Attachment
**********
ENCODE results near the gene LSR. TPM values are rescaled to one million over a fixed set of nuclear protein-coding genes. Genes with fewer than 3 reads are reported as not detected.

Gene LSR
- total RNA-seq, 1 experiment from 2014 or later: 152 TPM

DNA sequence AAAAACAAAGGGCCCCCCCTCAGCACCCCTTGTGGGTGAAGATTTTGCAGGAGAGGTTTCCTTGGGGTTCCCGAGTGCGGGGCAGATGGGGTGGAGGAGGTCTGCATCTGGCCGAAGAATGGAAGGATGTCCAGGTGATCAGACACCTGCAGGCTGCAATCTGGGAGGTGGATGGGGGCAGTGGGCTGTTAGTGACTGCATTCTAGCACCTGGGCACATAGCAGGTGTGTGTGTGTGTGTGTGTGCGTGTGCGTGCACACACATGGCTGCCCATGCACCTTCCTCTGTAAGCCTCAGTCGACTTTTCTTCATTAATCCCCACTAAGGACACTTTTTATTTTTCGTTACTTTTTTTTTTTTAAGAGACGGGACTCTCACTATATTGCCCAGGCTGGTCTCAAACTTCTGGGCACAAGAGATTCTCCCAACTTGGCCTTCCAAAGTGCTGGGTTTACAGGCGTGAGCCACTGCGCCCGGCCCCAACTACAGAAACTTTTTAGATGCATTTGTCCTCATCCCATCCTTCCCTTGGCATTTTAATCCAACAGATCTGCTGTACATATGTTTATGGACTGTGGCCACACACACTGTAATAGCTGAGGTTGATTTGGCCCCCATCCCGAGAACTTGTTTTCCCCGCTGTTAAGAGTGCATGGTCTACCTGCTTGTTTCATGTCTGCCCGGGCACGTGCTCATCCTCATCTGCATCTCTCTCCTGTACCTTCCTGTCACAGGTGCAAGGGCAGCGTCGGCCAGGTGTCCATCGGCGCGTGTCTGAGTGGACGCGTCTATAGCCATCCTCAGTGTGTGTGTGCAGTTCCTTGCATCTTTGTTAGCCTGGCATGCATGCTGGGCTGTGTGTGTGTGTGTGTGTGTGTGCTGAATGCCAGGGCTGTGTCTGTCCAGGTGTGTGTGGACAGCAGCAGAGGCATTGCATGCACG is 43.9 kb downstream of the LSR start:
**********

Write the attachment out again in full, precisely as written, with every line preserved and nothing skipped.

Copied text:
ENCODE results near the gene LSR. TPM values are rescaled to one million over a fixed set of nuclear protein-coding genes. Genes with fewer than 3 reads are reported as not detected.

Gene LSR
- total RNA-seq, 1 experiment from 2014 or later: 152 TPM

DNA sequence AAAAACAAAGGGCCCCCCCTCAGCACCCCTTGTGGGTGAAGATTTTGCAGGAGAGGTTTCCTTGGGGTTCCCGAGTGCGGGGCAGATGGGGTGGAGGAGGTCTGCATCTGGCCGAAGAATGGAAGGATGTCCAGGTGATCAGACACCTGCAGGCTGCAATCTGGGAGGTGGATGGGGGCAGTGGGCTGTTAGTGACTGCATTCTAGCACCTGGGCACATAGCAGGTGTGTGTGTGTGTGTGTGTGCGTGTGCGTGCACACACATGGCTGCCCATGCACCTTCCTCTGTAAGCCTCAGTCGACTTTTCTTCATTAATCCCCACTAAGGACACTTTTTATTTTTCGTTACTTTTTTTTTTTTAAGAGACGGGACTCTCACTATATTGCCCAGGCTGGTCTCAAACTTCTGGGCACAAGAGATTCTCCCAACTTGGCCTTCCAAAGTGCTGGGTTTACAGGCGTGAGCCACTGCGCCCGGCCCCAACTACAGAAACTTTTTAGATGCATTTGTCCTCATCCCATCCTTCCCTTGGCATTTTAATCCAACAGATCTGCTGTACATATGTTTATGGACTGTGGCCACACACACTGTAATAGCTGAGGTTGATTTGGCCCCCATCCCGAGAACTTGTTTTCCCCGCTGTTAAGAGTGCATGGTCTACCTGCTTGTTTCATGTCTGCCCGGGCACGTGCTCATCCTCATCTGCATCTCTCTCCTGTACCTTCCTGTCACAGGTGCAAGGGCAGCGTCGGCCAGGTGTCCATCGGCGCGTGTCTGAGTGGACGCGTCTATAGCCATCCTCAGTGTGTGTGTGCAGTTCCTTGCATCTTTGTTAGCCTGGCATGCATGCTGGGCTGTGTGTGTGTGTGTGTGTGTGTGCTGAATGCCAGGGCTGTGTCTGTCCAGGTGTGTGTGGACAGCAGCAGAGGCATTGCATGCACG is 43.9 kb downstream of the LSR start: